Defendant's friend says shooting of Somali men wasn't justified

Anthony Sawina
Anthony Sawina
Hennepin County Jail

A friend of the Lauderdale man charged with attempted murder for shooting two Somali-American men testified in Hennepin County District court Thursday that he didn't think the shooting was justified.

The attorney representing Anthony Sawina, 26, has said Sawina fired his gun at several men in a car in order to protect himself.

Jacob Johnson, 22, testified that he'd been friends with Sawina for just a few months before the incident on June 29, 2016. Earlier that evening, Sawina and Johnson were drinking at a Dinkytown bar where they met up with a few other people. Johnson said he also noticed a gun in Sawina's pocket.

After the bar closed, Johnson said some of the people in the group agreed to meet up later.

Some of the Somali-American men testified that they heard someone with Sawina and Johnson's group say an expletive directed at Muslims as they passed by them on the sidewalk sometime after bar closing. The Somali-American men were heading to early morning prayers after playing basketball.

Johnson said later a car pulled up to him and Sawina, with the Somali American men inside. He said the driver called out to him and asked him why he would say that about Muslims. "They were calling me racist," said Johnson, who is white.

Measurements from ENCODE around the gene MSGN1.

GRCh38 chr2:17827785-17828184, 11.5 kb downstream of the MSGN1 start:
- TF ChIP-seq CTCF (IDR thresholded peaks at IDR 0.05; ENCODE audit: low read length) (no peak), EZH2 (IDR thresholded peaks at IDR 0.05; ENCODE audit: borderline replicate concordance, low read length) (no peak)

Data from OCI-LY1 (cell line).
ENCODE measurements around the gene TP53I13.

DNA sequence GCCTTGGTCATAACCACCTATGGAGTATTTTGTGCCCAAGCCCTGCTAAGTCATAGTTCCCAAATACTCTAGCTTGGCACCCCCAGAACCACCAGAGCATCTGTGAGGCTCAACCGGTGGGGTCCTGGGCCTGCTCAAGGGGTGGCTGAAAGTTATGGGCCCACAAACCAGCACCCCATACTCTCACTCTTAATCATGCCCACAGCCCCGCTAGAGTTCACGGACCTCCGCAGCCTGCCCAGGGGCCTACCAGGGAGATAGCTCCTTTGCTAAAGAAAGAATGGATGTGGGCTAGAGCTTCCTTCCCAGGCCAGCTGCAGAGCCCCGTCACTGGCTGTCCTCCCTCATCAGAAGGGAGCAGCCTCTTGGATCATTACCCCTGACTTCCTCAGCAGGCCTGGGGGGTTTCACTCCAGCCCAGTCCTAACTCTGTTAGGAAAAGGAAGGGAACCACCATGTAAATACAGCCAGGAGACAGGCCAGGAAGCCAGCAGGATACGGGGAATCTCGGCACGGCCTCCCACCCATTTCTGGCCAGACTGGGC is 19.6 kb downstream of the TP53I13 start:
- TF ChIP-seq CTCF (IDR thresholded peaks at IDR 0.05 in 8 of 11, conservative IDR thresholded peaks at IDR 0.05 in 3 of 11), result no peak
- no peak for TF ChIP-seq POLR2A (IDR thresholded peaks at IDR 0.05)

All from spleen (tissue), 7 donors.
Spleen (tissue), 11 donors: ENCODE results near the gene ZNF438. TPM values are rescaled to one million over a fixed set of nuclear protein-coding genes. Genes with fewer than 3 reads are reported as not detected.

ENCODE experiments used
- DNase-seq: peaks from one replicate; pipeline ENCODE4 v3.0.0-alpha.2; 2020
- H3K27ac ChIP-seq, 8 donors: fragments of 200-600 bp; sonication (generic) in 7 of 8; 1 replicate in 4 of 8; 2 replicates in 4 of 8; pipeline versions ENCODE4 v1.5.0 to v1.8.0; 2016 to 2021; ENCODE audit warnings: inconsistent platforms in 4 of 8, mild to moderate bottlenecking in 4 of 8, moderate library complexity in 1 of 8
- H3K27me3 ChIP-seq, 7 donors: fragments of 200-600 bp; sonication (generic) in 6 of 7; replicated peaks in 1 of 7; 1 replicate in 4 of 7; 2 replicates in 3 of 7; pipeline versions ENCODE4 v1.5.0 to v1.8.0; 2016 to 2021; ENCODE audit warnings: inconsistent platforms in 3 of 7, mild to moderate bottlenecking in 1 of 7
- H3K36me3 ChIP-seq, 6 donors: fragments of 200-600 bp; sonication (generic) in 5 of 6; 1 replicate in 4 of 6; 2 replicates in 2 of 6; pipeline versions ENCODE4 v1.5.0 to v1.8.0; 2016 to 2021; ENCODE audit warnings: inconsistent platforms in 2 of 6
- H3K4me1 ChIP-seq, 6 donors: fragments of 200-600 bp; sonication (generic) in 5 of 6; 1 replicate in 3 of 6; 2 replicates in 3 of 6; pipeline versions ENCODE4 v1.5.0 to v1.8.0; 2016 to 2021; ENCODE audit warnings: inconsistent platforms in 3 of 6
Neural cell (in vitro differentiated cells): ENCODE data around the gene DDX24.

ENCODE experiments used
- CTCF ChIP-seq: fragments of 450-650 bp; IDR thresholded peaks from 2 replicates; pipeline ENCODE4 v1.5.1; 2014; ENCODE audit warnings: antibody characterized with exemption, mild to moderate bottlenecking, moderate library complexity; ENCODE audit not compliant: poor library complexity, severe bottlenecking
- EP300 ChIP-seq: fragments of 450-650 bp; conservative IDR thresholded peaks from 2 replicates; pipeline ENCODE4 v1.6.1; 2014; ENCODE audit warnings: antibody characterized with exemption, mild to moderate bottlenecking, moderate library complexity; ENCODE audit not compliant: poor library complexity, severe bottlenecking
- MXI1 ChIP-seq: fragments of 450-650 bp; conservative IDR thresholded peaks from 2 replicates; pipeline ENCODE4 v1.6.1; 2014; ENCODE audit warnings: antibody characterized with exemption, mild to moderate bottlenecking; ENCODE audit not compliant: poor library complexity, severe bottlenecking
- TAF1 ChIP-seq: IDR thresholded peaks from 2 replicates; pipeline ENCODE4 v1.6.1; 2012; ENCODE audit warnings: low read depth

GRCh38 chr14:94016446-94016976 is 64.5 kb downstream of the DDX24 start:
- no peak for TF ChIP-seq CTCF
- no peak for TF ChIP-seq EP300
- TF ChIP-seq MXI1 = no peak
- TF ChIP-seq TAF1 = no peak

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The men in the car were angry and aggressive and Johnson said he was a little afraid. "But it didn't need to be resolved with a hand gun," testified Johnson.

After he turned to walk back and get a Muslim friend to come over and talk to the men in the car, Johnson said he heard gunshots. However, he said he didn't see Sawina fire.

Sawina's attorney, Murad Mohammad, challenged Johnson's assessment of justifiable self defense.

"Are you a lawyer?" asked Mohammad.

"No," replied Johnson.

"Has anyone even told you what the legal definition of self defense is?" continued Mohammad.

"No," replied Johnson, who was a reluctant witness.

Johnson, who was subpoenaed to appear in court, said he didn't want to be there. And he said at one time he considered that by talking to the police, he may be the target of retaliation. However, when asked by Mohammad if Sawina ever threatened him, Johnson said no.

Sawina has pleaded not guilty to nine felony counts including attempted murder.